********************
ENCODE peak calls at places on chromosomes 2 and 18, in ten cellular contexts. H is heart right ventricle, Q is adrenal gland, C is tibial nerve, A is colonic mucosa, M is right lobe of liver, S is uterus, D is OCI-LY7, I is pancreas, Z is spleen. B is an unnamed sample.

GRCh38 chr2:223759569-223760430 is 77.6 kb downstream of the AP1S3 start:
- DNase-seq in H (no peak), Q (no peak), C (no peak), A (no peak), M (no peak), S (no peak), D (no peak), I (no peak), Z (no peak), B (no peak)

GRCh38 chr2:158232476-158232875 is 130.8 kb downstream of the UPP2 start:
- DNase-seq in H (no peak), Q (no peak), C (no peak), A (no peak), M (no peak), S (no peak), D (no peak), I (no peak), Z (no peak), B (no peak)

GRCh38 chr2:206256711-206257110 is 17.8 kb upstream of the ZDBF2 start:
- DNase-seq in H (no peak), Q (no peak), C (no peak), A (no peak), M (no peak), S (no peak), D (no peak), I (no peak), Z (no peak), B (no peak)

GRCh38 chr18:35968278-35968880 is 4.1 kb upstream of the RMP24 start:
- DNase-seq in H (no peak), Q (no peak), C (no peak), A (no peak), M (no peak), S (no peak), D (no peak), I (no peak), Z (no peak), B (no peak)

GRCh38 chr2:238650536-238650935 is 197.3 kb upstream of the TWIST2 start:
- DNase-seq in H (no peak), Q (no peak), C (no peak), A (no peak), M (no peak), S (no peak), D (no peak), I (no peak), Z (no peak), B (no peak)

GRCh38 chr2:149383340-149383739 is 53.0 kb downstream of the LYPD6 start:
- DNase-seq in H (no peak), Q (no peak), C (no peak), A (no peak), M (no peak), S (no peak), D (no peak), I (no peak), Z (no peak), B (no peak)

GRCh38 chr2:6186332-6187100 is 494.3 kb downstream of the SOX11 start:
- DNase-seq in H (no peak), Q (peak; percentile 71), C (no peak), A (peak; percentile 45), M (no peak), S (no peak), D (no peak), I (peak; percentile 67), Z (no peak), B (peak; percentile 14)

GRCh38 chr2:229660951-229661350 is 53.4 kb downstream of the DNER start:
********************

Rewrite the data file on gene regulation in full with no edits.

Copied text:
ENCODE peak calls at places on chromosomes 2 and 18, in ten cellular contexts. H is heart right ventricle, Q is adrenal gland, C is tibial nerve, A is colonic mucosa, M is right lobe of liver, S is uterus, D is OCI-LY7, I is pancreas, Z is spleen. B is an unnamed sample.

GRCh38 chr2:223759569-223760430 is 77.6 kb downstream of the AP1S3 start:
- DNase-seq in H (no peak), Q (no peak), C (no peak), A (no peak), M (no peak), S (no peak), D (no peak), I (no peak), Z (no peak), B (no peak)

GRCh38 chr2:158232476-158232875 is 130.8 kb downstream of the UPP2 start:
- DNase-seq in H (no peak), Q (no peak), C (no peak), A (no peak), M (no peak), S (no peak), D (no peak), I (no peak), Z (no peak), B (no peak)

GRCh38 chr2:206256711-206257110 is 17.8 kb upstream of the ZDBF2 start:
- DNase-seq in H (no peak), Q (no peak), C (no peak), A (no peak), M (no peak), S (no peak), D (no peak), I (no peak), Z (no peak), B (no peak)

GRCh38 chr18:35968278-35968880 is 4.1 kb upstream of the RMP24 start:
- DNase-seq in H (no peak), Q (no peak), C (no peak), A (no peak), M (no peak), S (no peak), D (no peak), I (no peak), Z (no peak), B (no peak)

GRCh38 chr2:238650536-238650935 is 197.3 kb upstream of the TWIST2 start:
- DNase-seq in H (no peak), Q (no peak), C (no peak), A (no peak), M (no peak), S (no peak), D (no peak), I (no peak), Z (no peak), B (no peak)

GRCh38 chr2:149383340-149383739 is 53.0 kb downstream of the LYPD6 start:
- DNase-seq in H (no peak), Q (no peak), C (no peak), A (no peak), M (no peak), S (no peak), D (no peak), I (no peak), Z (no peak), B (no peak)

GRCh38 chr2:6186332-6187100 is 494.3 kb downstream of the SOX11 start:
- DNase-seq in H (no peak), Q (peak; percentile 71), C (no peak), A (peak; percentile 45), M (no peak), S (no peak), D (no peak), I (peak; percentile 67), Z (no peak), B (peak; percentile 14)

GRCh38 chr2:229660951-229661350 is 53.4 kb downstream of the DNER start: